Republican Florida Governor Ron DeSantis is pushing forward a package of cruel measures that put a target on the backs of immigrant communities all over the state, including one provision that would force emergency rooms to collect the immigration status of patients. But he’s not doing this alone.
DeSantis’ Arizona-style ‘show me your papers’ proposal has the backing of a number of key Republican lawmakers in the state legislature, including State Senator Blaise Ingoglia, State Senator Ileana Garcia, State Senator Ana Maria Rodriguez, Rep Tyler Sirois, and Rep. Chase Tramont, who have pushed the proposals forward and are prioritizing the governor’s 2024 presidential ambitions over the serious issues facing their state.
One of these lawmakers, State Senator Ana Maria Rodriguez, voted to pass the legislation out of a top committee despite representing a diverse area, Miami Herald’s Fabiola Santiago said. “It’s incomprehensible that she represents Doral, the city known as ‘Doralzuela’ for its huge Venezuelan community.” Rodriguez herself is a daughter of Cuban immigrants and has in the past shown opposition to the oppressive Cuban government.
Yet state Republicans are pushing forward hostile policies targeted at others also fleeing oppressive regimes, like the Venezuelan migrants who were transported to Martha’s Vineyard by Florida last year.
Meanwhile, State Senator Ileana Garcia has touted herself as the “daughter of Cuban exiles” and “the American Dream personified.” But when concerned Floridians went to her office to express opposition to ‘show me your papers’ 2.0 and plead for today’s migrants to also have their chance at the American Dream, she referred to the activists and community members as “anarchists” in a now-deleted tweet.
“It needs to be said, plain and simple, these are people that stand for nothing, and do nothing once they get up to Tallahassee,” Florida organizer Thomas Kennedy told America’s Voice. “They see public service and elected office as a vehicle for their personal ambition and their personal story arc above everything else. So they don’t really care about … members of their own community that are fleeing adverse conditions … in other countries,” he continued. “They don’t care about … their personal background as … an immigrant or coming from an immigrant family.”
Like several local voices expressed in a recent press call, there’s still very real fear in the air despite some watering-down of the GOP proposal. That’s because someone can be here legally and still break the law. The plan, in its present form, criminalizes Floridians for transporting undocumented family members or friends into the state, bans out-of-state driver’s licenses lawfully issued to undocumented drivers, and continues to divert millions of dollars to transporting immigrants from the state.
That’s the DeSantis priority when housing remains unaffordable to so many, and portions of the state have been underwater due to recent storms (during which DeSantis was in Ohio unofficially campaigning for the GOP nomination for president). During the call this week, advocates worried immigrant families would forego urgent medical care if forced to disclose their immigration status. Felipe Sousa-Lazaballet, Executive Director of Hope CommUnity Center, said the proposal was “like the angel of death.”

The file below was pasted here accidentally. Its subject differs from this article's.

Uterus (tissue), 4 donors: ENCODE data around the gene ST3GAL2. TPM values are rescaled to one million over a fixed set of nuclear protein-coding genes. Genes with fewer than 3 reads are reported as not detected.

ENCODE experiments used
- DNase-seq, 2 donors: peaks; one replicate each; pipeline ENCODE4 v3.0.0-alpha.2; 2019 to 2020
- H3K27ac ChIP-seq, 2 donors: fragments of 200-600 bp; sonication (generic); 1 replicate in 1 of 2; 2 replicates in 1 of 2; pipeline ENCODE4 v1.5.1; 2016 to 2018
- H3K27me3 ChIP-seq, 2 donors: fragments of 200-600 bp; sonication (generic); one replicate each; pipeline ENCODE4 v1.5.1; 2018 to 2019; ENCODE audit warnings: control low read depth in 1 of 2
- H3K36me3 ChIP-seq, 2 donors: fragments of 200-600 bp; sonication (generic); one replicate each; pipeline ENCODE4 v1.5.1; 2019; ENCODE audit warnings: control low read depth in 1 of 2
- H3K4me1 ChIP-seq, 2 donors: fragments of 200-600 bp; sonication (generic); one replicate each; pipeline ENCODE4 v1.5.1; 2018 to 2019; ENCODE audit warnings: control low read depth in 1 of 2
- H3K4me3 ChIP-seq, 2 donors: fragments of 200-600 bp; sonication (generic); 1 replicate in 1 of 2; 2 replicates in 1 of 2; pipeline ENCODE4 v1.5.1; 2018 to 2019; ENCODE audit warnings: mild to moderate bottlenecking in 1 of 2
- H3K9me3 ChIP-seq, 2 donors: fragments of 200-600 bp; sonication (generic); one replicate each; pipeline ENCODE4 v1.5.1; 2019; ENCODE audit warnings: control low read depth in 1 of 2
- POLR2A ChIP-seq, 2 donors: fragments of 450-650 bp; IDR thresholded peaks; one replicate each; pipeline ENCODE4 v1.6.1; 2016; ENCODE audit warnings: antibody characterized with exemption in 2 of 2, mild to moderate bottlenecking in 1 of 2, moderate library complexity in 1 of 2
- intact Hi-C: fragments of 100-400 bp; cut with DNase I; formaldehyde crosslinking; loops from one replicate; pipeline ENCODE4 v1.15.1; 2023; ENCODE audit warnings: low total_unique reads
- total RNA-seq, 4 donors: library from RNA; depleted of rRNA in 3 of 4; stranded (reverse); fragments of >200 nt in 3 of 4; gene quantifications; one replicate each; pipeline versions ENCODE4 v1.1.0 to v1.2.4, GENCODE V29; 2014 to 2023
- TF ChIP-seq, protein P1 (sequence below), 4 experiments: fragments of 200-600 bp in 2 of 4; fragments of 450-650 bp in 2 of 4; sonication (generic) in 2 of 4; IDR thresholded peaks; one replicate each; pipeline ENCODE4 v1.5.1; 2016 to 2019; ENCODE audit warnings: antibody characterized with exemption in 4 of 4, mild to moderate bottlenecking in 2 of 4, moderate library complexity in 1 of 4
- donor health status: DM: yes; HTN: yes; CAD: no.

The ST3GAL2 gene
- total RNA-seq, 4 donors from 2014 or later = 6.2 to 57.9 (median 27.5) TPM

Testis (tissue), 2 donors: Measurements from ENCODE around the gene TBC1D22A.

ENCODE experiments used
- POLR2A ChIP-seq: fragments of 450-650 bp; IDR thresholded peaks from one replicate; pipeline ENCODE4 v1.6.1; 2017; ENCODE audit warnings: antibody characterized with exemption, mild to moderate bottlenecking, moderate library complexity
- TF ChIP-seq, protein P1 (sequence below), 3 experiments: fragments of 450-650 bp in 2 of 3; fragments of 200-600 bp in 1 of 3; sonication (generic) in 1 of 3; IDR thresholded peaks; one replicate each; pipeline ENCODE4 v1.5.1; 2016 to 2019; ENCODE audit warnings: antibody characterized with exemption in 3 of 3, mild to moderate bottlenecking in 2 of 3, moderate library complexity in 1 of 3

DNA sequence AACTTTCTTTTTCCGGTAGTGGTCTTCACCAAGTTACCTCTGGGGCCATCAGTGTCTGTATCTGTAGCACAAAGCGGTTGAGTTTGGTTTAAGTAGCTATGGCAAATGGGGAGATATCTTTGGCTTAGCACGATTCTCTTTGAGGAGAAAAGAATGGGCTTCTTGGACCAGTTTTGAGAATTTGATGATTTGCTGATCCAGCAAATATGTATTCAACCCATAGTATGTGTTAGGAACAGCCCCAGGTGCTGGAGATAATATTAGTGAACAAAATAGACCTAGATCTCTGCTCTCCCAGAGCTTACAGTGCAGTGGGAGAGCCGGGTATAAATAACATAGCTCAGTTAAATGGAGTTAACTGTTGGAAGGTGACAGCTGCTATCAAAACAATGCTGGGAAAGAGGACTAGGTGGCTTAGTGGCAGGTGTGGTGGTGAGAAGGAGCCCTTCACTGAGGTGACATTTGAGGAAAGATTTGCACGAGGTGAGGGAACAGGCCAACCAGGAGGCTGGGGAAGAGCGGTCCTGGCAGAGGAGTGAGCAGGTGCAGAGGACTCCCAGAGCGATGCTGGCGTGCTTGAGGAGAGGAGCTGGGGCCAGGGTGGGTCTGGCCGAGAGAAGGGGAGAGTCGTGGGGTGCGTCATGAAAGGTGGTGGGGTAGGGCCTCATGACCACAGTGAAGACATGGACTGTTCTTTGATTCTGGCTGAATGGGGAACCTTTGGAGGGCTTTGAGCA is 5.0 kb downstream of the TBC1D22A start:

“We know firsthand the chilling effects this bill will have in the immigrant and Latino community,” he said, noting the group has served its community for five decades and has aided vulnerable unaccompanied minor children who’ve survived horrific ordeals, including sexual assault. Sousa-Lazaballet said others were sent here by their parents before they could be kidnapped and used as child soldiers. Recall that its migrants who helped the state recover following Hurricane Ian last year. This is the thanks they’re now getting.
“These are the people the Florida legislature and Governor DeSantis are further victimizing,” Sousa-Lazaballet said. “Florida has real issues including the rising cost of housing, insurance, and sea level. Immigrants are not the problem; they are the solution.” GOP lawmakers themselves have admitted the immigration plans don’t actually do anything to address the complex issue of immigration. “Is this really gonna fix the problem? I don’t know,” one GOP lawmaker admitted, according to Kennedy.
“This is probably the most anti-immigrant piece of legislation at the state level that … we’ve seen in a while, and it really serves no other purpose than for the governor to go to Iowa and posture as the most … far-right candidate there is,” Kennedy continued to America’s Voice. He said the proposals only serve “to prop up the governor” as the state faces “the most expensive rental markets in the country,” chronic flooding and crumbling infrastructure, and “a horrible public education system that has been defunded and sabotaged intentionally.” Kennedy noted that even as DeSantis is trying to set himself up as the most extreme 2024 Republican primary candidate, he’s still trailing indicted former President Donald Trump in polls.
The proposals are “senseless, cruel, and ultimately it’s us — not just immigrants, but all of us Floridians — [paying] the price for it,” he added.
DeSantis doesn’t really care about any of this, because he needs a group of people to vilify in order to further his political prospects, and he’s decided immigrants will be one of his main targets. He’s made his priorities clear. Meanwhile, Florida has pressing issues that need to be addressed, and State Senator Blaise Ingoglia, State Senator Ileana Garcia, State Senator Ana Maria Rodriguez, Rep Tyler Sirois, and Rep. Chase Tramont now face a choice. Do they work for the people, or DeSantis?